Gender and Social Exclusion in Nepal forms part of the Gender and Social Exclusion Assessment (GSEA) that was completed in two stages – in 2005 and 2011. The GSEA 2005 examined gender, caste and ethnicity as three interlocking factors that strongly influence individual and group access to assets, capabilities and voice in Nepal. This update looks at the changes that took place in the thinking, legal framework and development policies related to exclusion and inclusion after the 2006 People’s Movement, in which the demand for greater inclusion was so central. As it provides status updates on Nepal’s excluded groups, this book can be read as a companion volume to Unequal Citizens: Gender, Caste and Ethnic Exclusion in Nepal (2006), the summary version of GSEA 2005.
Lynn Bennett’s first exposure to gender and social issues in South Asia was as a Fulbright Lecturer at Sri Padmavati College for Women in Tirupati, India. She later obtained her PhD from Columbia University in 1978, and her dissertation was published as Dangerous Wives and Sacred Sisters: A Study of High Caste Women in Nepal (Columbia, 1982). She led a major three-year research project on the social and economic status of women in Nepal at the Centre for Economic Development and Administration (CEDA), Tribhuvan University, for USAID, which resulted in the 13-volume series The Status of Women in Nepal in 1981. She joined the World Bank in 1988 where her first job was to prepare the report Gender and Poverty in India. She then served as Gender Coordinator for the Asia Region at the World Bank in Washington DC and between 1997 and 2001 she served as Director for Social Development in the South Asia Region. She led the joint DFID/World Bank Gender and Social Exclusion Assessment (GSEA), the summary report of which was published in 2006 as Unequal Citizens: Gender, Caste and Ethnic Exclusion in Nepal.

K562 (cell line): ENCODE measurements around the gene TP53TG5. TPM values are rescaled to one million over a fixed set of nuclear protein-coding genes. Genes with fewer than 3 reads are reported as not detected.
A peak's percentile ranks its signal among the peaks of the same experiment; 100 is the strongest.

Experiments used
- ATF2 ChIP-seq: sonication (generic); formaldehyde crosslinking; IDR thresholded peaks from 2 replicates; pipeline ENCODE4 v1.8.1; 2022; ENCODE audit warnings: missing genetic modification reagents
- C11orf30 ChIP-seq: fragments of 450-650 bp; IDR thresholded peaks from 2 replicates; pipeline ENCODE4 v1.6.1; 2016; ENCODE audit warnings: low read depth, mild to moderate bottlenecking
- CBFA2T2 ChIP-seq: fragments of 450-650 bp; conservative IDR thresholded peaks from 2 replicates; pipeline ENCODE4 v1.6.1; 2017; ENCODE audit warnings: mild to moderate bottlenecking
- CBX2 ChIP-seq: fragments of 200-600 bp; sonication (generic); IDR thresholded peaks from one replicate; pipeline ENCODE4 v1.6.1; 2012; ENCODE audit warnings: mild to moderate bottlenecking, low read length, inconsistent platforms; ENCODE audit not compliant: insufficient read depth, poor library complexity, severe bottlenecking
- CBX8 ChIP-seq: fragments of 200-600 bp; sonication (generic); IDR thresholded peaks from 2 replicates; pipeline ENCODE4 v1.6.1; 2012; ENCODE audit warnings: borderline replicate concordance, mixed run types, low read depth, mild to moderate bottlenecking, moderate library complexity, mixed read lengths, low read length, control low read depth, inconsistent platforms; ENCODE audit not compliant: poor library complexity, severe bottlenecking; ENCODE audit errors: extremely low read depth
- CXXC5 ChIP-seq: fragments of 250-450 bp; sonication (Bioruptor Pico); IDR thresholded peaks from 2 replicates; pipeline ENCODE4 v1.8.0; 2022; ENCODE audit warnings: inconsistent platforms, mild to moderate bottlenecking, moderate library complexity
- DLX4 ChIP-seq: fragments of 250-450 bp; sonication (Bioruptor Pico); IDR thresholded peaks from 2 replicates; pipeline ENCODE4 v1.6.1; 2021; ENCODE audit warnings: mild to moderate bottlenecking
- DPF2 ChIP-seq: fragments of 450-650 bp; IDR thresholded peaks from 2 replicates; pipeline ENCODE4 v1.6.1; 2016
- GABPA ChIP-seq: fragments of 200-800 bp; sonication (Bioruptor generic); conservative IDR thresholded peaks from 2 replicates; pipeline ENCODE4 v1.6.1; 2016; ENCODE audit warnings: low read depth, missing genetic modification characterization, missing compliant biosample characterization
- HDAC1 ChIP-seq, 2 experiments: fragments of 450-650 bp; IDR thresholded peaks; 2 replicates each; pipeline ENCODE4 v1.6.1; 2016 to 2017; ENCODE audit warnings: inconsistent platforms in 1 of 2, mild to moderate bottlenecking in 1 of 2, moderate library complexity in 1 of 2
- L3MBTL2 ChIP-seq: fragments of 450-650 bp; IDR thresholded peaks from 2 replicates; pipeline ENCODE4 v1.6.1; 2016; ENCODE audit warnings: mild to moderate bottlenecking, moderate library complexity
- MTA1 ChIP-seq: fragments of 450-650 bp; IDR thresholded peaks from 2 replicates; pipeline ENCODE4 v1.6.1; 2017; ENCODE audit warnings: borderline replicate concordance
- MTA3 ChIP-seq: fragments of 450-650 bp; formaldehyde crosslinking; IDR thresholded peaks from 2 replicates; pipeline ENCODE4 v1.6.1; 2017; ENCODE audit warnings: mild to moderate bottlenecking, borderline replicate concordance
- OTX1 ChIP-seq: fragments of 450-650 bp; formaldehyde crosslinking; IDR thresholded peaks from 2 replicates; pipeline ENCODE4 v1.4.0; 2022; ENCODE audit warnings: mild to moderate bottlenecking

Bandita Sijapati has worked with the United Nations Mission in Nepal, UNDP’s South Asia Poverty Alleviation Programme and the World Bank. She has a Master’s degree from Columbia University and a PhD from Syracuse University, New York. Her publications include Governing Labour Migration in Nepal (co-author) (Himal Books, 2012) and A Kingdom under Siege: Nepal’s Maoist Insurgency, 1996-2004 (co-author) (Zed Books, 2004). Her research interests include migration, transnationalism, citizenship, identity, political psychology and civil conflicts.
Deepak Thapa is the Director of Social Science Baha, Kathmandu. His latest publication includes ‘Nepal: Case Study’ for the World Development Report 2011. He is the editor of Understanding the Maoist Movement of Nepal (Martin Chautari, 2003) and co-author of A Kingdom under Siege: Nepal’s Maoist Insurgency, 1996-2004 (Zed Books, 2004). In 2006, he was a Visiting Fellow at Columbia University as The Asia Foundation’s inaugural William P. Fuller Fellow in Conflict Resolution.